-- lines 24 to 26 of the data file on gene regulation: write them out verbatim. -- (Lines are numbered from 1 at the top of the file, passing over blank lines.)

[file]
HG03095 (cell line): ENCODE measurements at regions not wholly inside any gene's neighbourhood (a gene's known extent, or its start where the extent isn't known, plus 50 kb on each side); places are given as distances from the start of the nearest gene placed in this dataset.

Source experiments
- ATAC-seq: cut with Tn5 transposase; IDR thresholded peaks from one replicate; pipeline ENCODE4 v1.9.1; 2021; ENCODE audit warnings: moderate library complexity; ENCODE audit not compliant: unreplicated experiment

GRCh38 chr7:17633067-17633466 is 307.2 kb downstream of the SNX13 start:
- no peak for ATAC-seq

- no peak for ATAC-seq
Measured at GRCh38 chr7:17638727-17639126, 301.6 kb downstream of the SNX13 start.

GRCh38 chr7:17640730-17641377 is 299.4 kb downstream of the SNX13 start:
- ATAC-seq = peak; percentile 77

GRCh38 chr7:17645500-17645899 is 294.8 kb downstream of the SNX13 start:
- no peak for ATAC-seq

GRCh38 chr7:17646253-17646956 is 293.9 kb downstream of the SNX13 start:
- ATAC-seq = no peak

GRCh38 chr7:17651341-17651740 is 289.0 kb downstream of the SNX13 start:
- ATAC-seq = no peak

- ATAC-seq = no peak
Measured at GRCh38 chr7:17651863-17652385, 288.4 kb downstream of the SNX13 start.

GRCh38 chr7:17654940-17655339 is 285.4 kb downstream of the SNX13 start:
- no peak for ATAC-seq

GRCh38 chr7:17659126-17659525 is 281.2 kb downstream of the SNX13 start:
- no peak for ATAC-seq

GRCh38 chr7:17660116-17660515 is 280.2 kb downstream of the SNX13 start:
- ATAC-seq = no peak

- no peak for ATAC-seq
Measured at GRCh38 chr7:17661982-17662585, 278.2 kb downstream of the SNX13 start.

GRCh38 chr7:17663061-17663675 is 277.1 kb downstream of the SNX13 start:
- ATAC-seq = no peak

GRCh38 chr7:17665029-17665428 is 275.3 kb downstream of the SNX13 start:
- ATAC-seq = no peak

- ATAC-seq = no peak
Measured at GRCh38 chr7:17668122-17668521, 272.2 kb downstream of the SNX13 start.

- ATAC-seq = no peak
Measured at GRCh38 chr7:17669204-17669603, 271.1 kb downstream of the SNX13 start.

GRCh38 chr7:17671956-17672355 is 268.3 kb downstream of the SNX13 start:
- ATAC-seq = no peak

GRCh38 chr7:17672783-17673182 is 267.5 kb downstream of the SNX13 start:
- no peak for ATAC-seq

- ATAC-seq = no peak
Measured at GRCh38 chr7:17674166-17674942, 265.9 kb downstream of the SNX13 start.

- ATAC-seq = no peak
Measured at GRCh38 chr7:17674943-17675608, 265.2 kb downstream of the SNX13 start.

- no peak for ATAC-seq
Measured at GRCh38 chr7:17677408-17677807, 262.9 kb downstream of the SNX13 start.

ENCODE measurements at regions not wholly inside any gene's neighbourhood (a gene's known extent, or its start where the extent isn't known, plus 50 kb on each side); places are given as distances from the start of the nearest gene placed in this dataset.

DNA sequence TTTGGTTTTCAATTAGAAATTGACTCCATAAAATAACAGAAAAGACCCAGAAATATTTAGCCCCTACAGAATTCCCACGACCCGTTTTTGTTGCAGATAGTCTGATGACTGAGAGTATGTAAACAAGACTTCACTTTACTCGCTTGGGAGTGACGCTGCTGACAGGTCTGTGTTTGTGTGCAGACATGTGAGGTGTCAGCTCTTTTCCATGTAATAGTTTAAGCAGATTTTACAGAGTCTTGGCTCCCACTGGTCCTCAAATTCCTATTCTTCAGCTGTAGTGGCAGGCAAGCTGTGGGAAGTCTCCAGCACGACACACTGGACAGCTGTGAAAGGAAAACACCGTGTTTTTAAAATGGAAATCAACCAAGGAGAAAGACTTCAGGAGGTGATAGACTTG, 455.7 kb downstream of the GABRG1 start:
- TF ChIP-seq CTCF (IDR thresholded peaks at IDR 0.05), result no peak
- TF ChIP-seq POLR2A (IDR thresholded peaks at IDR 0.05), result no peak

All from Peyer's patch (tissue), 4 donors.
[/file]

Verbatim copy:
- no peak for ATAC-seq
Measured at GRCh38 chr7:17661982-17662585, 278.2 kb downstream of the SNX13 start.

GRCh38 chr7:17663061-17663675 is 277.1 kb downstream of the SNX13 start: